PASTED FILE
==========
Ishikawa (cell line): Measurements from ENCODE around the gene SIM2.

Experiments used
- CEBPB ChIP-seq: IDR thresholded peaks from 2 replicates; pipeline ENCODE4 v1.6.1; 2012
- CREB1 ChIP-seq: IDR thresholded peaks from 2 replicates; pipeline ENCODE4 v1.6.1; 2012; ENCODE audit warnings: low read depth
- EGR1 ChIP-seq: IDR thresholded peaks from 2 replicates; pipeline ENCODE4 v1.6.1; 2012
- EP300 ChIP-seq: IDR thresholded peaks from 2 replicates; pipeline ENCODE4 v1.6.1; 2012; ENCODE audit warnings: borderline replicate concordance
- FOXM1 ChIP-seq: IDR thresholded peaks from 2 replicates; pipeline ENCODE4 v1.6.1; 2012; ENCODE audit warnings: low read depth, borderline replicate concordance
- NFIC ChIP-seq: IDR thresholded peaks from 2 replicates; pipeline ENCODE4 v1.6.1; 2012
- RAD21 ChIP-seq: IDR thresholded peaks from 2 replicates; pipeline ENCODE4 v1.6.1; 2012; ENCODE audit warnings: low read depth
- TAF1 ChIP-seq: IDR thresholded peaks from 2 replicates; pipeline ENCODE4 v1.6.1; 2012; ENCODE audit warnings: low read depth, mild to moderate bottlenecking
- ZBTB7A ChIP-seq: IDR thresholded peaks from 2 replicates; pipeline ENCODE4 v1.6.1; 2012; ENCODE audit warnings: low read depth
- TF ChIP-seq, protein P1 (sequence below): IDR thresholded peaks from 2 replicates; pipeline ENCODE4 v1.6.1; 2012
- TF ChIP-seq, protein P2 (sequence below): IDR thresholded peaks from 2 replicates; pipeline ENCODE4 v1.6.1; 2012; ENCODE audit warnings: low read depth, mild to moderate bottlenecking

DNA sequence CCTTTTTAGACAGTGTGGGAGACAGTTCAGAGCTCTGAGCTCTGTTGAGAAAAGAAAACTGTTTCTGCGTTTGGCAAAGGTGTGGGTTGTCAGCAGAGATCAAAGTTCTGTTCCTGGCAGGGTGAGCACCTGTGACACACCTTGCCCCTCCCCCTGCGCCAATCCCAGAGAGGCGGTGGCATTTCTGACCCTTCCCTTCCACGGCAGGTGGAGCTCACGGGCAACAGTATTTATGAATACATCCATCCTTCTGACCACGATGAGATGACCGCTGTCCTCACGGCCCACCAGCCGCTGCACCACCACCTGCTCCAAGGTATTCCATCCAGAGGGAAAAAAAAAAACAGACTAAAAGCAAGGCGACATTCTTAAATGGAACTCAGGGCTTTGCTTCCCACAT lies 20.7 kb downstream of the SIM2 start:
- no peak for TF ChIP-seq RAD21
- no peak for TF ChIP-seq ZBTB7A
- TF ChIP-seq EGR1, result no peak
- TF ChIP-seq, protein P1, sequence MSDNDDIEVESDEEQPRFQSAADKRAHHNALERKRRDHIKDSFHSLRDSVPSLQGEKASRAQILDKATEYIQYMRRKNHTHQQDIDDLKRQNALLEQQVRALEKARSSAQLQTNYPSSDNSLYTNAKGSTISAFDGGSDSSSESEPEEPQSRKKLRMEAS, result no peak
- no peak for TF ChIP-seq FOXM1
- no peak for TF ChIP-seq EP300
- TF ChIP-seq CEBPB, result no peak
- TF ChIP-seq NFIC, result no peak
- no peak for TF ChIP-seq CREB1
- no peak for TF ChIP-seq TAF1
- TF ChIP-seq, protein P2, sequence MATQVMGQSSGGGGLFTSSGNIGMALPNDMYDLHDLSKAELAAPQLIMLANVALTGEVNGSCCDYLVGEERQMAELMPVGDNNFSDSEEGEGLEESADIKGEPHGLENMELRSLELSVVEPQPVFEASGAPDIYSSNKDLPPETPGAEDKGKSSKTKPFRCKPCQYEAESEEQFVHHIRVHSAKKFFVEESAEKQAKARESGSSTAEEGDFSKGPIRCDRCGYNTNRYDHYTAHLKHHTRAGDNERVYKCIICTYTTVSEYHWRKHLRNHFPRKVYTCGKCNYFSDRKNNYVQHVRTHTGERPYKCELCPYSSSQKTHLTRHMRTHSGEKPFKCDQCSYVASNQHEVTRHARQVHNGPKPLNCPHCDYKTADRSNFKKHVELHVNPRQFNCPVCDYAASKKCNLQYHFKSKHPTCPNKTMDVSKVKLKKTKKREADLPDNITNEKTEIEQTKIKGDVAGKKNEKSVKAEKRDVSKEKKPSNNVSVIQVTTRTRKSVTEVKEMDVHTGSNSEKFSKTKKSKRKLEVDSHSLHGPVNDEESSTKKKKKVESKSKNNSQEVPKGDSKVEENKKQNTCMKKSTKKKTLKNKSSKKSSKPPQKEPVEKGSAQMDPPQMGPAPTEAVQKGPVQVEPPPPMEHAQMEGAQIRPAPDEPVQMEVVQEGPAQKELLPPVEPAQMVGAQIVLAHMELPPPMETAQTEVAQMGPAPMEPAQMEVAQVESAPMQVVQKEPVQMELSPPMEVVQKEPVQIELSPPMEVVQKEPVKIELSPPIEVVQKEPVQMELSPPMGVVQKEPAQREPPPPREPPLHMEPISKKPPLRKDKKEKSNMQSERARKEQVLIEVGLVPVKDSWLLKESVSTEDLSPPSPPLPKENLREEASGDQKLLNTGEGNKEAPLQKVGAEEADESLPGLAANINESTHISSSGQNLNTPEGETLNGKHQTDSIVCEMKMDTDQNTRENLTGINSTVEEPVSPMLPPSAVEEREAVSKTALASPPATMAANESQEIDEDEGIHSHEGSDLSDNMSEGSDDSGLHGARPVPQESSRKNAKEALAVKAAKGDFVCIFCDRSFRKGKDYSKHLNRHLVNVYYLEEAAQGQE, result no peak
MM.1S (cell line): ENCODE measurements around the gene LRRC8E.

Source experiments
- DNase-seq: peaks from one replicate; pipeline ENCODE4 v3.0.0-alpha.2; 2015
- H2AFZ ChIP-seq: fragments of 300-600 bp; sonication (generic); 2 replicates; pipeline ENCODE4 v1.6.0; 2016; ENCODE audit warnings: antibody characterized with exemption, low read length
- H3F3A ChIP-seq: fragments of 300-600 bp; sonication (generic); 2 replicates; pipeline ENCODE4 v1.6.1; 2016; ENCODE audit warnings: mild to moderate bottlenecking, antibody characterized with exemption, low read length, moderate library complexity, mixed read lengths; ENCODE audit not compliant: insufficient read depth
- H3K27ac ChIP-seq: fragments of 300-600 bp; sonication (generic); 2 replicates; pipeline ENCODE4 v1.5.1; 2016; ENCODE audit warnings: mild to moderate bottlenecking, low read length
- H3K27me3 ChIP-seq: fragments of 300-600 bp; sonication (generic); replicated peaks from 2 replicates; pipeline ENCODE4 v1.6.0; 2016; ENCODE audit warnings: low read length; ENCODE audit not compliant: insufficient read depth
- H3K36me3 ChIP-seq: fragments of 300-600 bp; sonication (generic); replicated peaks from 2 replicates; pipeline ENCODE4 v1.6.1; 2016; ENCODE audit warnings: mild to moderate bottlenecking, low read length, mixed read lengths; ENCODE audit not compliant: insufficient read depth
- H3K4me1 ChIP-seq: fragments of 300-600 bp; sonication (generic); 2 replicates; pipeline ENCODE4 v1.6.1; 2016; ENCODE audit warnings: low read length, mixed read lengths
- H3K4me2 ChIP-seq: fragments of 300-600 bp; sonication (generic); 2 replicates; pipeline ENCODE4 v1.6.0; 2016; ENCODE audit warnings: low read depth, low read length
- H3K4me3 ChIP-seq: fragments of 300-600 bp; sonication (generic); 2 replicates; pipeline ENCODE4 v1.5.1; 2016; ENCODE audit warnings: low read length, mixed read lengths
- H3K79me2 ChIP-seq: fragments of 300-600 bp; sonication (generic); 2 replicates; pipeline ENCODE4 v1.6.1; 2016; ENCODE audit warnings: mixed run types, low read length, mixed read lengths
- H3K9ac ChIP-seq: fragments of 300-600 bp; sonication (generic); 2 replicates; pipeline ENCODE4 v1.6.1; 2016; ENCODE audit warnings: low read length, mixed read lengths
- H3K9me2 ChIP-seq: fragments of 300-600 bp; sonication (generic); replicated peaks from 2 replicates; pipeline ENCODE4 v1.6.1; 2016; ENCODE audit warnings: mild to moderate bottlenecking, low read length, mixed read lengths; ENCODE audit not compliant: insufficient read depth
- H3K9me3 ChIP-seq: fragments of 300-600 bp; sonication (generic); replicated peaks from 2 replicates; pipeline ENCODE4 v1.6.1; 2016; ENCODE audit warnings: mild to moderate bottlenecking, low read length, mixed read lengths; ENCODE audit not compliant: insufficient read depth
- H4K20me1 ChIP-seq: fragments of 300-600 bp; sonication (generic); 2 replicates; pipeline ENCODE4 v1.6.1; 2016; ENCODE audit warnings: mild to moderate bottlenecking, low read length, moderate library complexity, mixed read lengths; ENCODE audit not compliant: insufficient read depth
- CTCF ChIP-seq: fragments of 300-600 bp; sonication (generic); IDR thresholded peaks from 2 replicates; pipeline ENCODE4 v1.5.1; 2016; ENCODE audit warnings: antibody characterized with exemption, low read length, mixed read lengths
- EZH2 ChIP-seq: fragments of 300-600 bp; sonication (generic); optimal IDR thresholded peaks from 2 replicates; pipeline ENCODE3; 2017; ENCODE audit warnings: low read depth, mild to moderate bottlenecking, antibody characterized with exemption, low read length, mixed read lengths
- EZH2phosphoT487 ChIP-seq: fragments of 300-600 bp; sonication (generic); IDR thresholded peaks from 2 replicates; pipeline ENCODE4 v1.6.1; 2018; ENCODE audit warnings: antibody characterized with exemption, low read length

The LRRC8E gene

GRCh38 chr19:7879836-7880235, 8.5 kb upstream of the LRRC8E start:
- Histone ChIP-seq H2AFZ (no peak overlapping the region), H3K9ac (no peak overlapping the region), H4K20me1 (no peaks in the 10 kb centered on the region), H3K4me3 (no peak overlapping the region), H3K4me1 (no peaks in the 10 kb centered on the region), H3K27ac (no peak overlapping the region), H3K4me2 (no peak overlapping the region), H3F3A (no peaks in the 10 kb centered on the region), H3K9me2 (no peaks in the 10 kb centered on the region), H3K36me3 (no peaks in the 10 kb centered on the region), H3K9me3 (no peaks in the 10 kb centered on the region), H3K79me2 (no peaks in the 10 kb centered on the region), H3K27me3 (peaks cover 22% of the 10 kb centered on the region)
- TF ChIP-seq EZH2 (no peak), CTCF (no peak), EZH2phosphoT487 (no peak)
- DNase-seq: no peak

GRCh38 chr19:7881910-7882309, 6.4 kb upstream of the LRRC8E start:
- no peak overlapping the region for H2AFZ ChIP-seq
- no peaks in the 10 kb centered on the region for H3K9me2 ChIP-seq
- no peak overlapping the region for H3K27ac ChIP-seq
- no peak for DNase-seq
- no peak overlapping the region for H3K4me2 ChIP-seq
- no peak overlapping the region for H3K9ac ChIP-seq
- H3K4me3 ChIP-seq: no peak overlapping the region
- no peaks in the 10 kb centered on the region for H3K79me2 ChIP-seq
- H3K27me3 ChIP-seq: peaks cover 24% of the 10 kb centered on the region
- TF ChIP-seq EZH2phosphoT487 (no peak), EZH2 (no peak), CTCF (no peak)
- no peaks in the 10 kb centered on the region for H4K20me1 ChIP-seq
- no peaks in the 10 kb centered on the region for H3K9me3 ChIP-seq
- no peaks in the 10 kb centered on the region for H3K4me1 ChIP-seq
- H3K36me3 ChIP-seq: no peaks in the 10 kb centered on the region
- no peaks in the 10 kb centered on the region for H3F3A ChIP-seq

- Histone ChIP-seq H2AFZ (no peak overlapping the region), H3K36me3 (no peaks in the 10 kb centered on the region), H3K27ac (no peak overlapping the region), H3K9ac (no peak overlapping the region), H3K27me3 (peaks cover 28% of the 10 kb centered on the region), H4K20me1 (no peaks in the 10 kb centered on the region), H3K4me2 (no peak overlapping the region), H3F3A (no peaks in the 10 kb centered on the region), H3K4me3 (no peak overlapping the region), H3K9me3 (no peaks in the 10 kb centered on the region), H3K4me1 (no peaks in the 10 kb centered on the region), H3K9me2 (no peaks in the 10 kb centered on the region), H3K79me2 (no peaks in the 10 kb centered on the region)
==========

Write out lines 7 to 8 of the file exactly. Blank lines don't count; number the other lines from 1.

- FOXM1 ChIP-seq: IDR thresholded peaks from 2 replicates; pipeline ENCODE4 v1.6.1; 2012; ENCODE audit warnings: low read depth, borderline replicate concordance
- NFIC ChIP-seq: IDR thresholded peaks from 2 replicates; pipeline ENCODE4 v1.6.1; 2012